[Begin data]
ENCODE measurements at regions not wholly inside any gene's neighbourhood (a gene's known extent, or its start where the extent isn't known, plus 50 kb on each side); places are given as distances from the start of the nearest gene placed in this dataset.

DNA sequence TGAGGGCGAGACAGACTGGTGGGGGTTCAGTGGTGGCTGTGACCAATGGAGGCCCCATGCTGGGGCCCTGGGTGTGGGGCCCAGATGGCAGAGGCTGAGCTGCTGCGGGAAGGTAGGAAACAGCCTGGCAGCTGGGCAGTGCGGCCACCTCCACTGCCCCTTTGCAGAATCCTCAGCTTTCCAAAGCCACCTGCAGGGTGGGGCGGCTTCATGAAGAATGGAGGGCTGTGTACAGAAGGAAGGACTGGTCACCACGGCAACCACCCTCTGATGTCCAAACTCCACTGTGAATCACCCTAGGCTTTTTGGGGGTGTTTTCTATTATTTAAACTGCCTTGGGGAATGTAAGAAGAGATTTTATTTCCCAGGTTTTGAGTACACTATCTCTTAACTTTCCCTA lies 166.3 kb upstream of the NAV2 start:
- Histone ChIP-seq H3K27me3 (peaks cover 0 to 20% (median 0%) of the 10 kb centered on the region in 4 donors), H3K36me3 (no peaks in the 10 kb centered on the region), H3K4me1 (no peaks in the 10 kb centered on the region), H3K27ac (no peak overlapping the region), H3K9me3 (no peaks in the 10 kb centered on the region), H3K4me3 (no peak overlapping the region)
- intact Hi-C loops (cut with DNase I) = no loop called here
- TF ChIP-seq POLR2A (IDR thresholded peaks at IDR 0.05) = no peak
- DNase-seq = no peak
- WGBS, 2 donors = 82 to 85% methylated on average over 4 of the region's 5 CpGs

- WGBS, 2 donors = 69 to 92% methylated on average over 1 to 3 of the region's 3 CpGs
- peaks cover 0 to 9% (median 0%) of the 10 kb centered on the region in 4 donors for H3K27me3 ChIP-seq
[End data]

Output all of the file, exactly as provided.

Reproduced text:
ENCODE measurements at regions not wholly inside any gene's neighbourhood (a gene's known extent, or its start where the extent isn't known, plus 50 kb on each side); places are given as distances from the start of the nearest gene placed in this dataset.

DNA sequence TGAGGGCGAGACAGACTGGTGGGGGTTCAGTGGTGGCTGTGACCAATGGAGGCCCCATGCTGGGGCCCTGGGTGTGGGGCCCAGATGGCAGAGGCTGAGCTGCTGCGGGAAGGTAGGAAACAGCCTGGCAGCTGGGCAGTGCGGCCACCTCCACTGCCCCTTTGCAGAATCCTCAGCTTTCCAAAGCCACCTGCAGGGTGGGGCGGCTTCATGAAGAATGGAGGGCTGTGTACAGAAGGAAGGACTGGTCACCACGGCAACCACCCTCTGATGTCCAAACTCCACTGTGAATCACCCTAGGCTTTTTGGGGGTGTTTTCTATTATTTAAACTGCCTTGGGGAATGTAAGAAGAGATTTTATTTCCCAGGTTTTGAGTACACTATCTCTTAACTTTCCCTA lies 166.3 kb upstream of the NAV2 start:
- Histone ChIP-seq H3K27me3 (peaks cover 0 to 20% (median 0%) of the 10 kb centered on the region in 4 donors), H3K36me3 (no peaks in the 10 kb centered on the region), H3K4me1 (no peaks in the 10 kb centered on the region), H3K27ac (no peak overlapping the region), H3K9me3 (no peaks in the 10 kb centered on the region), H3K4me3 (no peak overlapping the region)
- intact Hi-C loops (cut with DNase I) = no loop called here
- TF ChIP-seq POLR2A (IDR thresholded peaks at IDR 0.05) = no peak
- DNase-seq = no peak
- WGBS, 2 donors = 82 to 85% methylated on average over 4 of the region's 5 CpGs

- WGBS, 2 donors = 69 to 92% methylated on average over 1 to 3 of the region's 3 CpGs
- peaks cover 0 to 9% (median 0%) of the 10 kb centered on the region in 4 donors for H3K27me3 ChIP-seq